Male and Female Mallards

Mallards are the most familiar of all ducks and live throughout North America and Eurasia. The male is very recognizable with his sleek green head. Almost all domestic ducks come from this species. Mallards are strong fliers and have been estimated traveling at 55 miles per hour. The quack sound we associate with ducks is is the sound of a female . Males don’t quack; they make a soft rasping sound.*

Northern Flicker

Northern Flickers are large, brown woodpeckers with black-scalloped plumage. While it’s not where you would expect to spot a woodpecker, you may find one on the ground as they eat mainly ants and beetles. When they fly you’ll see a flash of yellow in the wings if you’re in the East, and red if you’re in the West. The Northern Flicker is strongly migratory and they most commonly nest in holes in trees like other woodpeckers.*

Great Blue Heron

Seeing a Great Blue Heron is a beautiful sight. Heron’s may move slowly, but they are lightening quick when snatching a fish. In flight, the heron’s stretches out its neck with long legs trailing out behind. Despite their large size, Great Blue Herons weigh only 5 to 6 pounds due to hollow bones.  The oldest recorded Great Blue Heron was found in Texas and was at least 24 years, 6 months old.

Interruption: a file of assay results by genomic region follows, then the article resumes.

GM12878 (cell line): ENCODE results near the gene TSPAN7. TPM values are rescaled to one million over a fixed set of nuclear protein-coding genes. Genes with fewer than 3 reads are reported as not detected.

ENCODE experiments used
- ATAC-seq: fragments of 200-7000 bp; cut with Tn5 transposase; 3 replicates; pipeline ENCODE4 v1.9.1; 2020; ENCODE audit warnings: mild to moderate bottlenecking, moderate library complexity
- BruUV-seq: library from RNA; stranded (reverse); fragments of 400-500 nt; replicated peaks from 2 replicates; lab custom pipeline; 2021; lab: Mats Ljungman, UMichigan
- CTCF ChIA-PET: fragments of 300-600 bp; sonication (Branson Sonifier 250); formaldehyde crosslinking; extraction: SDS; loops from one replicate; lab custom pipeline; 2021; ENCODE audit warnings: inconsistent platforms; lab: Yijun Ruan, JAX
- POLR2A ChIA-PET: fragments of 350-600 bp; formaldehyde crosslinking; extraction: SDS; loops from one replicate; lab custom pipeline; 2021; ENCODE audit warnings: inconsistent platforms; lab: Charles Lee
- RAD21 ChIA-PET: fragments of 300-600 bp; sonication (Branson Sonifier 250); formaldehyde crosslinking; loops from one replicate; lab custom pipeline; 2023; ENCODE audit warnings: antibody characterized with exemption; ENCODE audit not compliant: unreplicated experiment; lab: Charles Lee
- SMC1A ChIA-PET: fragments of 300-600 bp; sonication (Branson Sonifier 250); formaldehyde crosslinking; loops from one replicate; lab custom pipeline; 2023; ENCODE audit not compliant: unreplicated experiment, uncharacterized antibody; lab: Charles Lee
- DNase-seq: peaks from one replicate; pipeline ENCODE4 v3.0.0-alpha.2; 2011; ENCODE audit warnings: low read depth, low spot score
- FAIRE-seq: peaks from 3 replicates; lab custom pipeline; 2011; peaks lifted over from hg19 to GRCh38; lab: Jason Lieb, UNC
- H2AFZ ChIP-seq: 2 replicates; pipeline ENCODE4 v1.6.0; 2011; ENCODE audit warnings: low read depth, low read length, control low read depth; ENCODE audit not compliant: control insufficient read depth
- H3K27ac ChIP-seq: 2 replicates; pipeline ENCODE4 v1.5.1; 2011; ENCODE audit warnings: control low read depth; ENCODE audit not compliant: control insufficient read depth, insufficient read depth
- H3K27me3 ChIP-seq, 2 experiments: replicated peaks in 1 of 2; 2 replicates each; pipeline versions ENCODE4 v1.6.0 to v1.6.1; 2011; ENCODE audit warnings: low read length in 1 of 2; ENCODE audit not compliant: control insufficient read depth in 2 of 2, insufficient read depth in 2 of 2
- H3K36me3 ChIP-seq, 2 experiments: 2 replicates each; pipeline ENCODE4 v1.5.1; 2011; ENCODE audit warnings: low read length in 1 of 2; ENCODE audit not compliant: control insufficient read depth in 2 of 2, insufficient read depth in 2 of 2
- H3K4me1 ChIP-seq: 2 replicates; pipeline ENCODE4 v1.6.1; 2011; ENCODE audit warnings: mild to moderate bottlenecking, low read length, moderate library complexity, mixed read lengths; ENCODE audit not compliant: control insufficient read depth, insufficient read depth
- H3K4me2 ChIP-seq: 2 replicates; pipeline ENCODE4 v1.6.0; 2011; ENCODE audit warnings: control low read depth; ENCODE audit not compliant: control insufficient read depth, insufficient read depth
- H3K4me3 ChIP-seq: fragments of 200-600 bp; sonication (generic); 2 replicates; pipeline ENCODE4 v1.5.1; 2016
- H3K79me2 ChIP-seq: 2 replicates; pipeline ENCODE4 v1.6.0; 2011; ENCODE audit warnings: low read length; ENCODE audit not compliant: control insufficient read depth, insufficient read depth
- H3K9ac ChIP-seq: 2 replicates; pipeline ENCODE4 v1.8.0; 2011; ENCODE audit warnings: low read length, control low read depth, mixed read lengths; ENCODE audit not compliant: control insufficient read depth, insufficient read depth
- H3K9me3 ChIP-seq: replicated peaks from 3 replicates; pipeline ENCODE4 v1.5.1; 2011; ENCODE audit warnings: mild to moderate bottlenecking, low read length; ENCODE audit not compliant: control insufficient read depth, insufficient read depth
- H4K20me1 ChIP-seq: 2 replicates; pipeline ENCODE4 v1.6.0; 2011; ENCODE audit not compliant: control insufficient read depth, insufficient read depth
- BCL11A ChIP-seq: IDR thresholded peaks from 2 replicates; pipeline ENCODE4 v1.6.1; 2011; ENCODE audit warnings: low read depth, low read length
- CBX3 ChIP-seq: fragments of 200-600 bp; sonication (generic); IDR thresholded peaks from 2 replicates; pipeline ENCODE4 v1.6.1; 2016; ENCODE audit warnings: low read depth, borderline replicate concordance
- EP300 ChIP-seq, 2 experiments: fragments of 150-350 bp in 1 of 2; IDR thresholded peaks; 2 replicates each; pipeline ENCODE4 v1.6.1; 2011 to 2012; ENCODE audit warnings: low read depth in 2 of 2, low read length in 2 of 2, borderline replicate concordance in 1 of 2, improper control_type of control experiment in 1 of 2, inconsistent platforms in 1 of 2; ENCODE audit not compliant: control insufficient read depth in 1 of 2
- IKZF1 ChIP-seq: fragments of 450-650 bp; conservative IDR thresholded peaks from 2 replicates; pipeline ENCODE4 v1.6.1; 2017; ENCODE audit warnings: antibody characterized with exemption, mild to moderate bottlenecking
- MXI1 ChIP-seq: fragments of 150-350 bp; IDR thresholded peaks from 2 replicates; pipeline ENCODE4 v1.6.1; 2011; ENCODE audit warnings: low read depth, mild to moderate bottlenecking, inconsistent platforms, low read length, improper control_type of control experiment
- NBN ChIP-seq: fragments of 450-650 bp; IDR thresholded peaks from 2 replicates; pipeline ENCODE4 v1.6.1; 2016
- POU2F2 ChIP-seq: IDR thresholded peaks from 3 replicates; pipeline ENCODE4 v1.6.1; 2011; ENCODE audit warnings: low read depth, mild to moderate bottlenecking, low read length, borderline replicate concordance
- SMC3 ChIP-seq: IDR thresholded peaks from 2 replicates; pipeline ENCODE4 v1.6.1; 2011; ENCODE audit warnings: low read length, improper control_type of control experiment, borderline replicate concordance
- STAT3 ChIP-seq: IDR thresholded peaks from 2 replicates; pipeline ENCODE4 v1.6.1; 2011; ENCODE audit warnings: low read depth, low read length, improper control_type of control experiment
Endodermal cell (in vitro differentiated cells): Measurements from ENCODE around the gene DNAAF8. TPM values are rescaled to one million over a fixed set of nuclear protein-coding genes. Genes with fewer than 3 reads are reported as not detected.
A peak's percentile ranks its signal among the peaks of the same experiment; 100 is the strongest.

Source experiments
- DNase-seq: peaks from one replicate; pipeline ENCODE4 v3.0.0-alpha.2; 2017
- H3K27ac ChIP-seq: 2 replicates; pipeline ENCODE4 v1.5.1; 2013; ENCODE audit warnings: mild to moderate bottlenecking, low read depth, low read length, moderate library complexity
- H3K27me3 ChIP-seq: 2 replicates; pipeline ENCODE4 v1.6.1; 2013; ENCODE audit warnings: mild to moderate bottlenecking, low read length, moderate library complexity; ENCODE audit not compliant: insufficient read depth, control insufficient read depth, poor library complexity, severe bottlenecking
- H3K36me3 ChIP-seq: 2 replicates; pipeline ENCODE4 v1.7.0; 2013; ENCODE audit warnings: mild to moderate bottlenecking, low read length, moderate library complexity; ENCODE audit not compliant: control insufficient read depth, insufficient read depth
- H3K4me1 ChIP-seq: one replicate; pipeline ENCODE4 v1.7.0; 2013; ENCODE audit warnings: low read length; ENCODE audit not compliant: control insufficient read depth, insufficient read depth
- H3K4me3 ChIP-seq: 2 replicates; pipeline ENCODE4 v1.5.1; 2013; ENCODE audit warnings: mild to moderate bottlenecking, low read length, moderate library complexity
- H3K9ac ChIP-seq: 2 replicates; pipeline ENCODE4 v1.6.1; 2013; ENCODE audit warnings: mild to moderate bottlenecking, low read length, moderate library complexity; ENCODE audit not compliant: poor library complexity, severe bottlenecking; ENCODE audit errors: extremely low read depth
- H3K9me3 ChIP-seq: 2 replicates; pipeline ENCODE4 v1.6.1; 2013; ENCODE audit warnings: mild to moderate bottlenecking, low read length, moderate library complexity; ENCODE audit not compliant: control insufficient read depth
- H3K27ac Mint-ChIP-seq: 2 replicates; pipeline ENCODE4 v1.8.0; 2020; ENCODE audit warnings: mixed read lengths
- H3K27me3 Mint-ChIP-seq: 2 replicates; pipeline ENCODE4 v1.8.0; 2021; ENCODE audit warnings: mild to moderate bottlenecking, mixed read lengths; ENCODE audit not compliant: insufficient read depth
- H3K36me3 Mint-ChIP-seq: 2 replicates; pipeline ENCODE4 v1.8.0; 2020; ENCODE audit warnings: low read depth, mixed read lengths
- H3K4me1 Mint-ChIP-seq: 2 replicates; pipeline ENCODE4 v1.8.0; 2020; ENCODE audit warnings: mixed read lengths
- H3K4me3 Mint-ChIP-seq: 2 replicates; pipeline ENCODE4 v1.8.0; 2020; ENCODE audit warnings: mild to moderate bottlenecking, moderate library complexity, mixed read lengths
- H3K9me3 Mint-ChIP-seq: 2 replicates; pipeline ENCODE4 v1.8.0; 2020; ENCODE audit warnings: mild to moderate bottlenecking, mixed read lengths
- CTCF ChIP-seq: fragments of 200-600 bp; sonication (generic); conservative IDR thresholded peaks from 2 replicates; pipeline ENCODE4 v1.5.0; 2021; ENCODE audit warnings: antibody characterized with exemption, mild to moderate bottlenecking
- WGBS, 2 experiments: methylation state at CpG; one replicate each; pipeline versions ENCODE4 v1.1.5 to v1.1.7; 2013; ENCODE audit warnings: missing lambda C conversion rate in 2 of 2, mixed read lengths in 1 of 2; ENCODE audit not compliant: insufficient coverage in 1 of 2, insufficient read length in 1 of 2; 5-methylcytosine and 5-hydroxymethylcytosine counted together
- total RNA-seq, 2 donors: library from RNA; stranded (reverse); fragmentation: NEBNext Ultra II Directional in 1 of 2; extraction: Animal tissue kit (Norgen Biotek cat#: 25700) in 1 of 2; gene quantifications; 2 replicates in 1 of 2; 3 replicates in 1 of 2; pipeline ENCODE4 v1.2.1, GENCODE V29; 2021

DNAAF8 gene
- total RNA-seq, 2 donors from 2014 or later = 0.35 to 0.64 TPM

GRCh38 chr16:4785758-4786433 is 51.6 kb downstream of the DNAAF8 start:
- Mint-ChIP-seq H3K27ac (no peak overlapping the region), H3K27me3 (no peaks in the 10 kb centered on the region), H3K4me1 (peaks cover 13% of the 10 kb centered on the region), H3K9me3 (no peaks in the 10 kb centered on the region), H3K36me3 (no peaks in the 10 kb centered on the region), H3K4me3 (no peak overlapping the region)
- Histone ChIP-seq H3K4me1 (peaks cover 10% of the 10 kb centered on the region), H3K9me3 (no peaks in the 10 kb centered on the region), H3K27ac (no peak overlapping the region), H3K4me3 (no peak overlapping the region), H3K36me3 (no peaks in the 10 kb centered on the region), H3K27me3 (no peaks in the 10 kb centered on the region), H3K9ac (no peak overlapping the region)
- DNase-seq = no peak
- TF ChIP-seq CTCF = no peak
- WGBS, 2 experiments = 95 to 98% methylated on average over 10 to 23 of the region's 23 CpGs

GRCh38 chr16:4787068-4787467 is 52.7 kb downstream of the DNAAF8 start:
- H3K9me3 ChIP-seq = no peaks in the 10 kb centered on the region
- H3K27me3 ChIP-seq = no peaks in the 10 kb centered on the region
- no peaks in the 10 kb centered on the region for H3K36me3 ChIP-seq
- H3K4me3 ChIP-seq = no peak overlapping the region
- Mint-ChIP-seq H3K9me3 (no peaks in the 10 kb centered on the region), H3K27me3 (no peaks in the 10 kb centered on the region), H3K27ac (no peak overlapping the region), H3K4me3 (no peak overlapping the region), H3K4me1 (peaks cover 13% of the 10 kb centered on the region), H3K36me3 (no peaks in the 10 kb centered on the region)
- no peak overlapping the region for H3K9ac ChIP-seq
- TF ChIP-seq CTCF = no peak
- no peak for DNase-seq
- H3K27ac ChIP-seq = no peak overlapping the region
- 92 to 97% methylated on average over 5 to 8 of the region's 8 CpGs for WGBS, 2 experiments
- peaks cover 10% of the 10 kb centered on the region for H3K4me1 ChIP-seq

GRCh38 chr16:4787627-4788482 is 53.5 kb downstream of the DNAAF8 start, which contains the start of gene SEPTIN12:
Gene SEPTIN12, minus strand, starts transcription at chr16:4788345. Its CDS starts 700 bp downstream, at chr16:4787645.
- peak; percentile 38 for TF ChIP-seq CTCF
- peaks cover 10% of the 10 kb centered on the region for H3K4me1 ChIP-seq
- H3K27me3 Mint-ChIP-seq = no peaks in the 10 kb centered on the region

Ring-billed Gull

Ring-billed Gulls are sociable and can congregate by the hundreds.  While the species is common on coastal beaches, many live inland and never see the ocean. These birds are strong flyers and will circle and hover looking for food.  They’ll be nearby if you bring food to the beach.  You’ll often see them around trash sites, golf courses, newly plowed fields, and beaches.

There are free apps to learn more about identifying birds, their songs, habitats, and behaviors. Here are two apps we like.

  • Merlin Bird ID by Cornell Lab – Once the app is installed, Merlin Bird ID will ask you to pick a bird pack.  The bird packs are birds listed in all countries of the world; the United States has eight bird packs to choose from.  Since I live in the Northeastern part of the U.S., I chose that list and found 338 birds featured.  All that is required is to simply take a picture of the bird from your phone or camera roll and the Merlin photo ID app will give you access to a list of possible bird identifications.  After the photo is taken the bird ID will ask where did you see the bird and gives you two options to choose from, current location or a map.  According to the website, “Merlin also includes more than 29,000 curated audio recordings from the Macaulay Library, identification tips from experts, and range maps from Birds of the World.”